Latin lovers

A new, distinctly conservative generation of French priests is reviving Catholic life in France

John Laurenson

It is the end of mass at Saint-Sulpice, the fine 15th-century church in Nogent-le-Roi, an old market town 40 miles west of Paris. A few dozen parishioners are chatting outside in the timid January sun. It is the month of the grim French tradition of les voeux du nouvel an when every person of authority, from the president of the Republic to the mayor of the tiniest village, subjects as many people as his status can command to a sort of Queen’s speech.

Don René-François Charbonnel, this parish’s amiable curate, “built like a wardrobe”, as they say in France, strides over from the Saint Mother Theresa Hall where he has been waiting rather too long to deliver his New Year’s message and vaults his karate black-belt 14 stone up on top of a high wall where he stands, black cassock billowing, like the figure in an etching of a medieval saint.

He berates his parishioners for lingering in the churchyard to faire salon (the gatherings of 18th-century Parisian ladies that began the French intellectual tradition). “There’s not even anything to drink here,” he reasons; and the faithful, happily corrected, amble over to the hall.

The French Catholic Church is facing a crisis that threatens its very existence. The number of Catholic priests in France shrank to just over 11,000 in 2017, roughly half the number 20 years ago. With the average age of a French priest now 75, there will be only about a third of that number left in 2030.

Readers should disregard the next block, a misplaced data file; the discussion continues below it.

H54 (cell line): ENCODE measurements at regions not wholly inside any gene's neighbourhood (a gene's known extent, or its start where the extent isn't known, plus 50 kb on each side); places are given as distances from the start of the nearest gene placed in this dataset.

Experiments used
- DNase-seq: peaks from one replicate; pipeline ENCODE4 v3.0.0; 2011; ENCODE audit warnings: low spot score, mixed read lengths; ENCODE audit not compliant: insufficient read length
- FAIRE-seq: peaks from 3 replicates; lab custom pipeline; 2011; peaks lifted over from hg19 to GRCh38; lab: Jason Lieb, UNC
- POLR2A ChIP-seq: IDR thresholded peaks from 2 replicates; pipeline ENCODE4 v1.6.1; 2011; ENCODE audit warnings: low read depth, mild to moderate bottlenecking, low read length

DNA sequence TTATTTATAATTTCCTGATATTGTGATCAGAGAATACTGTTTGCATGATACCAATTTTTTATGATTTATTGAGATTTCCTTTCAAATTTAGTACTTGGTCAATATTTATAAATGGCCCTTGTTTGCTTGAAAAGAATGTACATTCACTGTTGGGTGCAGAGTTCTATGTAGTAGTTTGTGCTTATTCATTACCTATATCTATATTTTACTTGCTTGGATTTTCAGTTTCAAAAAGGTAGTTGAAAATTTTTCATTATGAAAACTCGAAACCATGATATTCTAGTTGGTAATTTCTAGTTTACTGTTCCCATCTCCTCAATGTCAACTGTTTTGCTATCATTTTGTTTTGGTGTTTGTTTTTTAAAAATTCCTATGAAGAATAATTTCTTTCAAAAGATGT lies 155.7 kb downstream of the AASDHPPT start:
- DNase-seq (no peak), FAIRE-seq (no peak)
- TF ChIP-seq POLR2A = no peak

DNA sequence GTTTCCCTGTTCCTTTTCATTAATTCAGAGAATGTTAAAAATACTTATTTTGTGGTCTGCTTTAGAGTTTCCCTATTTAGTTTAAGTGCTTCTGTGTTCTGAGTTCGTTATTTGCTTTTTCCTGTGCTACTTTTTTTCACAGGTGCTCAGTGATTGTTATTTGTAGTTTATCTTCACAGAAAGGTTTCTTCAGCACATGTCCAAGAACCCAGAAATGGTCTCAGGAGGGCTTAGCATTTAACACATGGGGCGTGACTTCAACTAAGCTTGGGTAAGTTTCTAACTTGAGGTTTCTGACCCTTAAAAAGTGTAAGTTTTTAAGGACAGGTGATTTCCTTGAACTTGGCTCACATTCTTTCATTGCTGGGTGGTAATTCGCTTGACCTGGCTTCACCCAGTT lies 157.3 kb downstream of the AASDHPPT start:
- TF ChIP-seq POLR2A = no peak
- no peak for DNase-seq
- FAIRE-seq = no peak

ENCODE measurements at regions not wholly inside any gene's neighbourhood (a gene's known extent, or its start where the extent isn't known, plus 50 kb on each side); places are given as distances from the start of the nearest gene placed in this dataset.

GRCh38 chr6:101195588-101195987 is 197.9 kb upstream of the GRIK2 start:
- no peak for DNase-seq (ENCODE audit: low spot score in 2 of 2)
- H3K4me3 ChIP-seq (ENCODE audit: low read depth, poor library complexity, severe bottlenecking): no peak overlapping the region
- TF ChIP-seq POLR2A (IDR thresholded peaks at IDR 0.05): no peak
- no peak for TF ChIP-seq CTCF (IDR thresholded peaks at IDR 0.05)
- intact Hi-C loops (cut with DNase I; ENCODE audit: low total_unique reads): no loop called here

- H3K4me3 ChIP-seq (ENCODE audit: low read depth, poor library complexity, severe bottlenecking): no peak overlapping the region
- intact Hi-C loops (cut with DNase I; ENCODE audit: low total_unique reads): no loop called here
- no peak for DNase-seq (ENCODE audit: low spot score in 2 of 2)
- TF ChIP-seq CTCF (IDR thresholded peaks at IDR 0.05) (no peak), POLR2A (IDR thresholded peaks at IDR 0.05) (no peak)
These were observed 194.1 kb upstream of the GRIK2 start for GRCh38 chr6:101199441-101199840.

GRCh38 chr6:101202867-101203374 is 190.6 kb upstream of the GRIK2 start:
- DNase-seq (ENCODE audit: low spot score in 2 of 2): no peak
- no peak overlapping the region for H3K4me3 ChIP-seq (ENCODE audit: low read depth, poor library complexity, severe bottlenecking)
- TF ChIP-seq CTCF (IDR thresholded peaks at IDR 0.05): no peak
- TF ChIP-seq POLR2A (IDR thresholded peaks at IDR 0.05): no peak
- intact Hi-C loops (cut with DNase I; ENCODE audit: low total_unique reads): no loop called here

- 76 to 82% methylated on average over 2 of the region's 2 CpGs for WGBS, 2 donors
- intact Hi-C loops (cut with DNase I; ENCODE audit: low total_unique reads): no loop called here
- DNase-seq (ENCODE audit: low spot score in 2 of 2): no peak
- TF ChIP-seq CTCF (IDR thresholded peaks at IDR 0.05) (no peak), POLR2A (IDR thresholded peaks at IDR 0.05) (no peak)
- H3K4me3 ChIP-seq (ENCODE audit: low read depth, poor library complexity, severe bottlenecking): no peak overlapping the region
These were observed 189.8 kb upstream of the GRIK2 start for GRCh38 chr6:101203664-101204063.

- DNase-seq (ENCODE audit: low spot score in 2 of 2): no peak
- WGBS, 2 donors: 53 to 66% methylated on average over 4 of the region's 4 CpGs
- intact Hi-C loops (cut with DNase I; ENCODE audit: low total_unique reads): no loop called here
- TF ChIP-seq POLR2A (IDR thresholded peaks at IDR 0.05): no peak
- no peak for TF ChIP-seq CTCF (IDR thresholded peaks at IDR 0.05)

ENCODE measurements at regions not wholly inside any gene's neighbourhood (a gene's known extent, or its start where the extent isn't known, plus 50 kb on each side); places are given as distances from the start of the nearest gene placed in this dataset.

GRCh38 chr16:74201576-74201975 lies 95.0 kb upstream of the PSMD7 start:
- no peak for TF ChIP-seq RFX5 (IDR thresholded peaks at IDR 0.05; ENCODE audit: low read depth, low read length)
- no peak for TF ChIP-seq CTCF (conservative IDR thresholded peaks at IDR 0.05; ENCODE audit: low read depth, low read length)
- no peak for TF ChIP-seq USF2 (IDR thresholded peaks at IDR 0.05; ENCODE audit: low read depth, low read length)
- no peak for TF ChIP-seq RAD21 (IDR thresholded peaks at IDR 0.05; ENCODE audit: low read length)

But while the church is caught in a vicious circle of falling church attendance and falling numbers of men entering the priesthood, the Community of St Martin has created a virtuous one; with keen, young, usually joyful and often brilliant priests bringing vitality to old parishes, higher church attendance and more vocations. This year it will ordain 12 men into the priesthood. Next year, it will be 27. As well as France, the Community has priests in Italy, Germany and Cuba, and visits have been exchanged between the head of the Saint Martin’s Community and the Catholic Bishop of Portsmouth with a view to sending priests to England.

In the hundreds of towns and villages where the 122 priests of the Community of St Martin now tend to the faithful, they are bringing back a Church that is recognisably the one France knew for centuries.

There is the cassock. “In my generation, a lot of young people dressed in a way that identified them . . . as rockers, as punks, or whatever. Wearing the cassock’s a bit like that,” says Don René-François.

They love Gregorian Chant (all in Latin) and the “beautiful sobriety” (Don René-François again) of plainsong. The Community of St Martin is the new repository of this extraordinary musical tradition; it has published The Gregorian Hours, a 6,388-page collection of these chants that date back to the first centuries of Christianity. At their new seminary all the masses are sung in Gregorian.

Much of this is very monastic. The priests even salute each other the way monks do, touching heads on one side then the other in the manner of playful goats. At Nogent-le-Roi, there are Don Guillaume (41), Don Antoine (33) and Don François-Xavier (30) as well as the curate Don René-François (53). They live together as brothers, sharing meals and singing psalms in the large presbytery next to the church from where they deploy over a large territory, celebrating mass in 18 churches in all.